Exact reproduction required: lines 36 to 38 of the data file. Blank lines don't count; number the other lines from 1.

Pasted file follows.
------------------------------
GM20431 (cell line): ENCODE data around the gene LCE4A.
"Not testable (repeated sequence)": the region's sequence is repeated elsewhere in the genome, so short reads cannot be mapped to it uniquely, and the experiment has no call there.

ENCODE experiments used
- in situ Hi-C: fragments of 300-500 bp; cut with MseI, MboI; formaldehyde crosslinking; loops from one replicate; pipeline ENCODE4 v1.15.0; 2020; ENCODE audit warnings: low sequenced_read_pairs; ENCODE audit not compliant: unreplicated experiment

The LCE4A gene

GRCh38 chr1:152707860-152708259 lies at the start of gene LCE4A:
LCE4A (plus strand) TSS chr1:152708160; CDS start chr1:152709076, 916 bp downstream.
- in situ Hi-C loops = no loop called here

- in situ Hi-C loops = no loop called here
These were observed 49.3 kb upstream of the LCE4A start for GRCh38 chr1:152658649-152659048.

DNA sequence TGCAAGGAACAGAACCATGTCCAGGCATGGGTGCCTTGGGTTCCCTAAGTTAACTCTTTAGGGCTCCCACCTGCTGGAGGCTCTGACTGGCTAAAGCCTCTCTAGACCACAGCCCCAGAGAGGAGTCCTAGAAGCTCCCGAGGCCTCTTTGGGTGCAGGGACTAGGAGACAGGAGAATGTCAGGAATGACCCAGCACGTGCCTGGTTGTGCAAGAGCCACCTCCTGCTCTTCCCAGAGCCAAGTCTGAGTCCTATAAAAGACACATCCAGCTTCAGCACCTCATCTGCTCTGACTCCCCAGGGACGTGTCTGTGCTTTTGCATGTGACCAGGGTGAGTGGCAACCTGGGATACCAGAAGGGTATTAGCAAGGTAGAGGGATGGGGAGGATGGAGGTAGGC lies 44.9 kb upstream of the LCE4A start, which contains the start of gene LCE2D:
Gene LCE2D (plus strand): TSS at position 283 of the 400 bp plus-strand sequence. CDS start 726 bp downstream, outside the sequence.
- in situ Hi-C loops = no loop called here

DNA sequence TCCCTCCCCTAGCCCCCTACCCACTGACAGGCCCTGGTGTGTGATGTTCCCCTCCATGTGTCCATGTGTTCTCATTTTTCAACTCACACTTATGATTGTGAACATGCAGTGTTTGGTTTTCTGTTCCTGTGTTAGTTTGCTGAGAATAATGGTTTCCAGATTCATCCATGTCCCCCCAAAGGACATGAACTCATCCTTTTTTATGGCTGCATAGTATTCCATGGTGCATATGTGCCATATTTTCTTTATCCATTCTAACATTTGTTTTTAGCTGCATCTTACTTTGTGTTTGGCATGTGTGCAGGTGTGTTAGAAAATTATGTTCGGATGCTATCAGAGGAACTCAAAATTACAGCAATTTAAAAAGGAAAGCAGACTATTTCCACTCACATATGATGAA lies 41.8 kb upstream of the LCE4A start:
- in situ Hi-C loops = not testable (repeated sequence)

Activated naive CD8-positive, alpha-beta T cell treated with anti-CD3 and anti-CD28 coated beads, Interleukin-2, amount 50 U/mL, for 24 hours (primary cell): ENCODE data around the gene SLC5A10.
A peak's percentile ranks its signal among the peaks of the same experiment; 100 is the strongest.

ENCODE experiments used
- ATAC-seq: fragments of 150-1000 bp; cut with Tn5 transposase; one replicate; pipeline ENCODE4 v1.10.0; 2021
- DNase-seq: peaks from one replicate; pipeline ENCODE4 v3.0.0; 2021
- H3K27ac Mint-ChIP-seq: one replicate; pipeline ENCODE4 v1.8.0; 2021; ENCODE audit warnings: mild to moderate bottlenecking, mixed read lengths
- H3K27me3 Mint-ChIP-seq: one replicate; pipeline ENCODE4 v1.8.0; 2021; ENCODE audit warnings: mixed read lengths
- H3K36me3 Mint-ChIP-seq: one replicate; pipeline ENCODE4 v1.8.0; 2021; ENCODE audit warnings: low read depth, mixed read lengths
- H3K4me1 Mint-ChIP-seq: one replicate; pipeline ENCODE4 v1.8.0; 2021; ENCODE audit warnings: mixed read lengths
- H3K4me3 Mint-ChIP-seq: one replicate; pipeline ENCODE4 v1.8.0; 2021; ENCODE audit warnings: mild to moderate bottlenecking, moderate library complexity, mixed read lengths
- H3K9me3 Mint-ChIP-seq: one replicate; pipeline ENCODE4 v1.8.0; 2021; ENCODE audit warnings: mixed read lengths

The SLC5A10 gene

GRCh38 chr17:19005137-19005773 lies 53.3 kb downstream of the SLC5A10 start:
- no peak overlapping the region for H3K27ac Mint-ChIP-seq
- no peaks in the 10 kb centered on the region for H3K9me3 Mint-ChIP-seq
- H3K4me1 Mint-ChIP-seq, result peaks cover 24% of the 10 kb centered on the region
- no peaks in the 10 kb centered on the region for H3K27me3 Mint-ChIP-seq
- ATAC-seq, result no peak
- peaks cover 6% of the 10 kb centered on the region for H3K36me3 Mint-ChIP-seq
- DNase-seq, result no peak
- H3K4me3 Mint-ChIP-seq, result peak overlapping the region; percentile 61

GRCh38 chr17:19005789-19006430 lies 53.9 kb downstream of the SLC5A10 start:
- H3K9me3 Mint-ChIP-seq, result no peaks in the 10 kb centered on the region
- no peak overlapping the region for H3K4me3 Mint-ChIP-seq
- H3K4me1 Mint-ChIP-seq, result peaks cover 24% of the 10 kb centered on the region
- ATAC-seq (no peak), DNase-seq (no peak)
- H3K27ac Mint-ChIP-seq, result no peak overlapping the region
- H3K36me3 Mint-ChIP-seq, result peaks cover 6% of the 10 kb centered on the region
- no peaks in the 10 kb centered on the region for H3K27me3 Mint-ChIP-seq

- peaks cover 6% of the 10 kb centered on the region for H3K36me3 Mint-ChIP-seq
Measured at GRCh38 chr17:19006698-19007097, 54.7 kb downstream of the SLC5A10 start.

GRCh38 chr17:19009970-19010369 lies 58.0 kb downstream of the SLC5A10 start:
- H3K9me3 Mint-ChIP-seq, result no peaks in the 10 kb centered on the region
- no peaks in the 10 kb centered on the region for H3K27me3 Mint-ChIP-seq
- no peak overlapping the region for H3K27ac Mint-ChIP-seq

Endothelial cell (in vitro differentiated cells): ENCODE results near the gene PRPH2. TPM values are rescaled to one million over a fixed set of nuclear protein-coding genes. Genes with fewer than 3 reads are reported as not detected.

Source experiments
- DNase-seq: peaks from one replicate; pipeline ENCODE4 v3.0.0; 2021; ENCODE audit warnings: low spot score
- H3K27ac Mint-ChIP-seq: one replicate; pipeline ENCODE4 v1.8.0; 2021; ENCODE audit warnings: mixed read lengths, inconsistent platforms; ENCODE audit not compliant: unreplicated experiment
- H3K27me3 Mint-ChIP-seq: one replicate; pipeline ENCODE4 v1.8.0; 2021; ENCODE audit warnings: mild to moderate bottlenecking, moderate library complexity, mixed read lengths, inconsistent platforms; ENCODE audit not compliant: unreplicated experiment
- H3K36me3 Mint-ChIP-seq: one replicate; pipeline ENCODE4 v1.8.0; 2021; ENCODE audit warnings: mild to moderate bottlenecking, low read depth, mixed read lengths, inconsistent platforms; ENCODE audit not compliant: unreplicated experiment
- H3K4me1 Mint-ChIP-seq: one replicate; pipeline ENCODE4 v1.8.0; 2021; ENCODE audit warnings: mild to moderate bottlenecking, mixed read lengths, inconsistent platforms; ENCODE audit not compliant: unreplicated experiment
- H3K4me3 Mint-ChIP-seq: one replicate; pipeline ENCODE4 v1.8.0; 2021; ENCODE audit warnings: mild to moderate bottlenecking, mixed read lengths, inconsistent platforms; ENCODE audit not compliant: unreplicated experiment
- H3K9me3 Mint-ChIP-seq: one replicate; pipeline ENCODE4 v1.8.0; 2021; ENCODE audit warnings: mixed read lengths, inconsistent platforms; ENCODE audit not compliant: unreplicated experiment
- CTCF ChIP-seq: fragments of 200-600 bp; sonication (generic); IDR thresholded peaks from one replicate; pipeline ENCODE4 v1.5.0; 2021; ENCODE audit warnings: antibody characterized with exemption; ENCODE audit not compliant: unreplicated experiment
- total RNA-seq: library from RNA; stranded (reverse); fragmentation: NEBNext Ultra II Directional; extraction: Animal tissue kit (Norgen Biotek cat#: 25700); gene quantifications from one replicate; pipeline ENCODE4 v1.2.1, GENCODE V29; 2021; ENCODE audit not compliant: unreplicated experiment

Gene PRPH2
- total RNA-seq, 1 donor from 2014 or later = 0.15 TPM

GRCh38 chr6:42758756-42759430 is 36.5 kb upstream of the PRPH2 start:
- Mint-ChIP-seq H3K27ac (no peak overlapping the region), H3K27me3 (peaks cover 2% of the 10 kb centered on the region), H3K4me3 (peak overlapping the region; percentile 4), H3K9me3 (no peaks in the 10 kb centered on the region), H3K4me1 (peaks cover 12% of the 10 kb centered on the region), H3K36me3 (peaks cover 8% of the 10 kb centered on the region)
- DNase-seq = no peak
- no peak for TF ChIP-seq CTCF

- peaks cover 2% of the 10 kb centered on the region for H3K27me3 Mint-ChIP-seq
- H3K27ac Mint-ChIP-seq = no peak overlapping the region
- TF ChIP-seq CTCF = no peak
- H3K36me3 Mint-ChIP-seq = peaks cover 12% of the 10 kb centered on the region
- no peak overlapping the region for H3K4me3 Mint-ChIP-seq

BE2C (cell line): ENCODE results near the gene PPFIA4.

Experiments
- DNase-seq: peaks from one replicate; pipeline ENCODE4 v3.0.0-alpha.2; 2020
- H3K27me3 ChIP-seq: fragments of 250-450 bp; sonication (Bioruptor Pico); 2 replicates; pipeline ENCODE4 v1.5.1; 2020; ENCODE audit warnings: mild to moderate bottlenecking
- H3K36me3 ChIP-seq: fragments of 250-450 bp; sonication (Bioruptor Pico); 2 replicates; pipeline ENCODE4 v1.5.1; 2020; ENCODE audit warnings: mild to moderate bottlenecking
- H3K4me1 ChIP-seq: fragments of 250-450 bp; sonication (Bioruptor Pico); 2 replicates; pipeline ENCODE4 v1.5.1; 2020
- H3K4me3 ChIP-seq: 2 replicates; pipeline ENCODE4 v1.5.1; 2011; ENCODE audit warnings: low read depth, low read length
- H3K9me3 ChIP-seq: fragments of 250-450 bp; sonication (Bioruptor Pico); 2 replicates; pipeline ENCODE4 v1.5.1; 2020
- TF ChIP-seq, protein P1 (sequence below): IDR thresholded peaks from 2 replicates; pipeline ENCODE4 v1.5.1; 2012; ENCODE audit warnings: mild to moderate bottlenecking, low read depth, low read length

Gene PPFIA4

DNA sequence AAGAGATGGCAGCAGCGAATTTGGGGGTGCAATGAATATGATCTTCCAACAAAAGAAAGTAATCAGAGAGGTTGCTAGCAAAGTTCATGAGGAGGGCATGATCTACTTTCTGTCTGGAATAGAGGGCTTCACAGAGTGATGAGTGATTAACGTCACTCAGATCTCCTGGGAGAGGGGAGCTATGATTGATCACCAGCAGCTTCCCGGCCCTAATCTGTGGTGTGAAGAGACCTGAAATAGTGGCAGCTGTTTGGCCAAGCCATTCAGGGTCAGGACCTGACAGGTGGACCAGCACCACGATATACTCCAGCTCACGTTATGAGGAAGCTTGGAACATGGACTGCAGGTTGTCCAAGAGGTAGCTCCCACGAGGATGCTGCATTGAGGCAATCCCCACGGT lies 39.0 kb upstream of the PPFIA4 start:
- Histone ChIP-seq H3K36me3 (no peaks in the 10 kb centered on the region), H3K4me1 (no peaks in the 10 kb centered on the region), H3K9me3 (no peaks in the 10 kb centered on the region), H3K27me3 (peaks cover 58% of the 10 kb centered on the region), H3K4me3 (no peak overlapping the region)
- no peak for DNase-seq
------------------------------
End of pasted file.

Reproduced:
- H3K4me3 Mint-ChIP-seq, result peak overlapping the region; percentile 61

GRCh38 chr17:19005789-19006430 lies 53.9 kb downstream of the SLC5A10 start:
- H3K9me3 Mint-ChIP-seq, result no peaks in the 10 kb centered on the region